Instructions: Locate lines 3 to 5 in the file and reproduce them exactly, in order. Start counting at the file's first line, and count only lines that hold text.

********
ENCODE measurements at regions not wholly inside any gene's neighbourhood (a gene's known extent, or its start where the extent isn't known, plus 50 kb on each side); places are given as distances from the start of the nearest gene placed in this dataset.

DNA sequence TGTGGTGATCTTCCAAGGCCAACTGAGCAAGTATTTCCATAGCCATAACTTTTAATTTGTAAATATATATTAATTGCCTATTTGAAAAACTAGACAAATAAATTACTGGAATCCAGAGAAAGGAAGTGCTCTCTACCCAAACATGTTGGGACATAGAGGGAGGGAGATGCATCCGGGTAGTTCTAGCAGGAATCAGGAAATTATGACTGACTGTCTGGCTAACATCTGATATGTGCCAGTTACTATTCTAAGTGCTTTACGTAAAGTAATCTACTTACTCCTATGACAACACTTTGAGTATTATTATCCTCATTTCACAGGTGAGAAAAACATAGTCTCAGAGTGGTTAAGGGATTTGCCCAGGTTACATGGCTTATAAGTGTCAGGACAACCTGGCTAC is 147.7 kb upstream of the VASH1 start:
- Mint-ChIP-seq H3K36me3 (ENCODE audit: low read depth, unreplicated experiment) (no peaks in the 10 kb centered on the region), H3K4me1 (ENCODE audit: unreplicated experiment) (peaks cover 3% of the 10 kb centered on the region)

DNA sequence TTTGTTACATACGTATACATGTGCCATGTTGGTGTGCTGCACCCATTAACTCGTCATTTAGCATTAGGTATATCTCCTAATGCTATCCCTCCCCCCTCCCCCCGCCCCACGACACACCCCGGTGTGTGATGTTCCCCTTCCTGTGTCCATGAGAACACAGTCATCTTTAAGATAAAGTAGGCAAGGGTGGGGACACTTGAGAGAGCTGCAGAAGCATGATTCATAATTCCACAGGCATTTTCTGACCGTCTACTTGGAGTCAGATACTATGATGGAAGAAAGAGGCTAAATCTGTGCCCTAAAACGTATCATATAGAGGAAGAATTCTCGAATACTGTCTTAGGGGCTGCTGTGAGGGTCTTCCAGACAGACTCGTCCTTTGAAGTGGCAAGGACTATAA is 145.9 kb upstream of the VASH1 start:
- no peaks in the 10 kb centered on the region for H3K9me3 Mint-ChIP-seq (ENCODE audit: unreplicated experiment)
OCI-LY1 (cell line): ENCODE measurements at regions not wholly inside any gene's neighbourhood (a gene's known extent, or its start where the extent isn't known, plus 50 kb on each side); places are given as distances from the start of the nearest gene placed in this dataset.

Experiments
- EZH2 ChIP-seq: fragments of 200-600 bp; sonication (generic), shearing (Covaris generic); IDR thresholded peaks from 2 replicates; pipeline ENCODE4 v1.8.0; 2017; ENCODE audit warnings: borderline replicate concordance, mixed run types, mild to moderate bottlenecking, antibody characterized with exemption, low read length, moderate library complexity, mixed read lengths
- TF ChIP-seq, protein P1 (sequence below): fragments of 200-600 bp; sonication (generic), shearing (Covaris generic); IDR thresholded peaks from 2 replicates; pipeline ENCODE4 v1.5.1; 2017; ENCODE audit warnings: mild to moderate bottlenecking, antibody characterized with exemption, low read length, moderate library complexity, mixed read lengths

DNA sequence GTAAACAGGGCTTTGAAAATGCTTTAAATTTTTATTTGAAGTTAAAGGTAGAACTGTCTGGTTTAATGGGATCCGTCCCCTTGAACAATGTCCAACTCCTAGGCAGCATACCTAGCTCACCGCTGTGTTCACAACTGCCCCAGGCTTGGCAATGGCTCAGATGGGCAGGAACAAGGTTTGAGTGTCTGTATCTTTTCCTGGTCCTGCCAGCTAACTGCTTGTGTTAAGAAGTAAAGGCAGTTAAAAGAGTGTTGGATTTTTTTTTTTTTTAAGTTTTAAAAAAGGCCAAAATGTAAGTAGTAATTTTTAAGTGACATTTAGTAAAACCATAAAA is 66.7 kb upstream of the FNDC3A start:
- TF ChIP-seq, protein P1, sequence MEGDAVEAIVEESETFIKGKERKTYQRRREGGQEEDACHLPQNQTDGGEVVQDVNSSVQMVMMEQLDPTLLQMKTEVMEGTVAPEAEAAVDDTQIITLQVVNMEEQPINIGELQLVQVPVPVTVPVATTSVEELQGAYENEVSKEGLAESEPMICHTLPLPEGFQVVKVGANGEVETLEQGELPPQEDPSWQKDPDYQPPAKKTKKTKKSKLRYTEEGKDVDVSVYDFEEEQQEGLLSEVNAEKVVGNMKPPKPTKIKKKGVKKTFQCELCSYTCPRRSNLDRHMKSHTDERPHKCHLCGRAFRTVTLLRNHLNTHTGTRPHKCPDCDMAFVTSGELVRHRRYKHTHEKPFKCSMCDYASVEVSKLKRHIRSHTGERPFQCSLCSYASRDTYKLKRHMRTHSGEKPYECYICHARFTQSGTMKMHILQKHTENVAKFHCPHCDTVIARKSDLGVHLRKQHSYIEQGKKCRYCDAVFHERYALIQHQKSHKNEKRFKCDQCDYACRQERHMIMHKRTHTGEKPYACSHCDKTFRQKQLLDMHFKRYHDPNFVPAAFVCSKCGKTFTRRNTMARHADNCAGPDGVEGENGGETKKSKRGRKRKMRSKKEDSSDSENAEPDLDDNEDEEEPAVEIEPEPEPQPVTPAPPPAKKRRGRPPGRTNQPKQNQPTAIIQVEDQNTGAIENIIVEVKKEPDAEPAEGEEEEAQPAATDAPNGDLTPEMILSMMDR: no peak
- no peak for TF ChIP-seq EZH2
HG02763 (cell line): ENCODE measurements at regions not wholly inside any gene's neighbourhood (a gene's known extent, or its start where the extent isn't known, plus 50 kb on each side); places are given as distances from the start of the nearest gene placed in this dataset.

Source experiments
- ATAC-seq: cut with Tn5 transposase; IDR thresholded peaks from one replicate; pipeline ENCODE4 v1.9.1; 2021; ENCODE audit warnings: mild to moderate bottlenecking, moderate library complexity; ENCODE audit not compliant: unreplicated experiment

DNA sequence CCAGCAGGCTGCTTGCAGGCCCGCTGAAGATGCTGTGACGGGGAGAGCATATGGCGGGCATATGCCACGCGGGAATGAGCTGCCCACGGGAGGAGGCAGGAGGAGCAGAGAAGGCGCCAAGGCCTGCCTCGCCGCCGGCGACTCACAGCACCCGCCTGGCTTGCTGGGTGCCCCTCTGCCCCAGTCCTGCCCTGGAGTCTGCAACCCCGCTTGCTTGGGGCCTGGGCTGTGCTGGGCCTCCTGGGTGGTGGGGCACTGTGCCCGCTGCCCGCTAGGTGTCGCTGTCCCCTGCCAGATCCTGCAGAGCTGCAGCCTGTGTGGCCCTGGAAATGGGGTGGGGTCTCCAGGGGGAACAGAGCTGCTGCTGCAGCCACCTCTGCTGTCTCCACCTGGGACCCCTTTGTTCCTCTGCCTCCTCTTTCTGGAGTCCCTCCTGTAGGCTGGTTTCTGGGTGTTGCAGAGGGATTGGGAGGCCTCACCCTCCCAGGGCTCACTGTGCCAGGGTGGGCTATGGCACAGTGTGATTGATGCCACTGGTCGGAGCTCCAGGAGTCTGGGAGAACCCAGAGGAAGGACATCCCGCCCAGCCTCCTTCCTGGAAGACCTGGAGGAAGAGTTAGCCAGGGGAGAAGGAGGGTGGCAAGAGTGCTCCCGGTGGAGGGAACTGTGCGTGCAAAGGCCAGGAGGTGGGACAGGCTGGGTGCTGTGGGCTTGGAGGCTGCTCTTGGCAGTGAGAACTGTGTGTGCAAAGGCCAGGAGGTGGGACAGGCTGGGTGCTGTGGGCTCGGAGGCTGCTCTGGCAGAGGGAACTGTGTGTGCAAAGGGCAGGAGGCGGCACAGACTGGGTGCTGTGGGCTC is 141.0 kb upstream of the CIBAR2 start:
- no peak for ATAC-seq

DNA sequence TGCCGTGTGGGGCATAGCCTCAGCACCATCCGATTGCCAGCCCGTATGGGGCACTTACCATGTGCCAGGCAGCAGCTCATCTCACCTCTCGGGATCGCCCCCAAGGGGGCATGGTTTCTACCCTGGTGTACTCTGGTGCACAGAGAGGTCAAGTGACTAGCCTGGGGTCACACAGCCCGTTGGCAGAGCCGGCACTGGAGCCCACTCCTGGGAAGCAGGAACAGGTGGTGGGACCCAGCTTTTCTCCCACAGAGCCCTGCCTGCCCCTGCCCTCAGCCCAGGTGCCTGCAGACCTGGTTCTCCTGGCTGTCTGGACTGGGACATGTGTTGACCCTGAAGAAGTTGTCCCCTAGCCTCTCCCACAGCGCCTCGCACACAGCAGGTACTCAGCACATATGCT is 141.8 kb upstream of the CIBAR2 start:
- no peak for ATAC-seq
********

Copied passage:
- Mint-ChIP-seq H3K36me3 (ENCODE audit: low read depth, unreplicated experiment) (no peaks in the 10 kb centered on the region), H3K4me1 (ENCODE audit: unreplicated experiment) (peaks cover 3% of the 10 kb centered on the region)

DNA sequence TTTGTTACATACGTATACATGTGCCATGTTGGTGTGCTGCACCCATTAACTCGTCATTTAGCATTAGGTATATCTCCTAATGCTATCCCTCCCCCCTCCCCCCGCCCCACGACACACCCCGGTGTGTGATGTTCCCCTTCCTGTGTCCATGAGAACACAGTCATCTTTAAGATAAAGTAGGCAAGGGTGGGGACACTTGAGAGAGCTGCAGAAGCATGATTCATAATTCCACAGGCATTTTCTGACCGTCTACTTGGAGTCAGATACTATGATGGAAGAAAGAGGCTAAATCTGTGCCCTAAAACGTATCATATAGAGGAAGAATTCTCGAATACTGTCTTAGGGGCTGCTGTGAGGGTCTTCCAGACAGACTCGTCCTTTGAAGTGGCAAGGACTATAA is 145.9 kb upstream of the VASH1 start:
- no peaks in the 10 kb centered on the region for H3K9me3 Mint-ChIP-seq (ENCODE audit: unreplicated experiment)